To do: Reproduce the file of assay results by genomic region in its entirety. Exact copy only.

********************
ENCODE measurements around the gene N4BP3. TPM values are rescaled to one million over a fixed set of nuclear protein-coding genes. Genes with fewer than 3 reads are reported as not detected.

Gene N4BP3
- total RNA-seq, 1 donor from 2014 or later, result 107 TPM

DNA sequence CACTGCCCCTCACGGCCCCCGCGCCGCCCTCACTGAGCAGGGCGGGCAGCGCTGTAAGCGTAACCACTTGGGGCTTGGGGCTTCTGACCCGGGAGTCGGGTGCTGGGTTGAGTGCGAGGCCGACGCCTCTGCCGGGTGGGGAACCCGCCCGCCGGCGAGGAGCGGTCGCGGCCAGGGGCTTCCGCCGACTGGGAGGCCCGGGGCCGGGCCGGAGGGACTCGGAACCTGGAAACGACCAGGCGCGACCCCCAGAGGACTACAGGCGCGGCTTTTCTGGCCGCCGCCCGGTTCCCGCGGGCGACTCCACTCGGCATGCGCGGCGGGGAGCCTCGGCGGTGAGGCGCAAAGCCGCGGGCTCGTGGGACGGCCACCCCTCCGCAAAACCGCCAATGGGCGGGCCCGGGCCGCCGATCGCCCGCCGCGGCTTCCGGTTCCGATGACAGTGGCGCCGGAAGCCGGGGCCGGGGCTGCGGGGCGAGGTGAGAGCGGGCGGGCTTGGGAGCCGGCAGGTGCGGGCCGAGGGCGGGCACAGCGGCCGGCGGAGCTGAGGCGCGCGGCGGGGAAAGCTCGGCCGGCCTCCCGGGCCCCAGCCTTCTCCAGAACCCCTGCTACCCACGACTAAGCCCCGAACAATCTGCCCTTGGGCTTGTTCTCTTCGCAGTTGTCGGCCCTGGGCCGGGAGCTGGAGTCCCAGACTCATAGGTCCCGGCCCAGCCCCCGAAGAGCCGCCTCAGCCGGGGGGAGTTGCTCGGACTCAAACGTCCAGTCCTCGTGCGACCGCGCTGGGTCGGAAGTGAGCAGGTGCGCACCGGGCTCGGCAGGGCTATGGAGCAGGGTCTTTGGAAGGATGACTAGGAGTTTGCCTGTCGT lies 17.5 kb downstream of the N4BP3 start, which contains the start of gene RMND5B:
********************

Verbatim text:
ENCODE measurements around the gene N4BP3. TPM values are rescaled to one million over a fixed set of nuclear protein-coding genes. Genes with fewer than 3 reads are reported as not detected.

Gene N4BP3
- total RNA-seq, 1 donor from 2014 or later, result 107 TPM

DNA sequence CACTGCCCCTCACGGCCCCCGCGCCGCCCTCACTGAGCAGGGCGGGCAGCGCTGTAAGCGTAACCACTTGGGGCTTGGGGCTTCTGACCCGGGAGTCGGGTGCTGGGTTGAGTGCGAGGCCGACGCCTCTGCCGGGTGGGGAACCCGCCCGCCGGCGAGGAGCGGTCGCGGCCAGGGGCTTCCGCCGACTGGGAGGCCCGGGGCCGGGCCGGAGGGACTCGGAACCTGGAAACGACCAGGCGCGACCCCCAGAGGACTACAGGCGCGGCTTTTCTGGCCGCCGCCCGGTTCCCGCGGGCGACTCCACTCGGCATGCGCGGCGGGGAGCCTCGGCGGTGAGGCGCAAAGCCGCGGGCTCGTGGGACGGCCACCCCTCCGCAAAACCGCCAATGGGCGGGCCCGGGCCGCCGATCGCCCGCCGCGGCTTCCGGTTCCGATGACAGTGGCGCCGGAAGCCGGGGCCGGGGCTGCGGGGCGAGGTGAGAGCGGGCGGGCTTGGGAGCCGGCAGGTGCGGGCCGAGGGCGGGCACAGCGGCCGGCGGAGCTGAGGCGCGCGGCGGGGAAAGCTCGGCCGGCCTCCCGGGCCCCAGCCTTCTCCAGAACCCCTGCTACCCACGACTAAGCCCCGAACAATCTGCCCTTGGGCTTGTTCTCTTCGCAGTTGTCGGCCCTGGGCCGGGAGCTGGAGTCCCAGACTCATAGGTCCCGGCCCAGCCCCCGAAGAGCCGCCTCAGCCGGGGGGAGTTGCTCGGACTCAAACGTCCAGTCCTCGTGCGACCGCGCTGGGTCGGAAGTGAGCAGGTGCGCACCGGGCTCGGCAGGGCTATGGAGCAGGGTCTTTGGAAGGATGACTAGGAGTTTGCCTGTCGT lies 17.5 kb downstream of the N4BP3 start, which contains the start of gene RMND5B: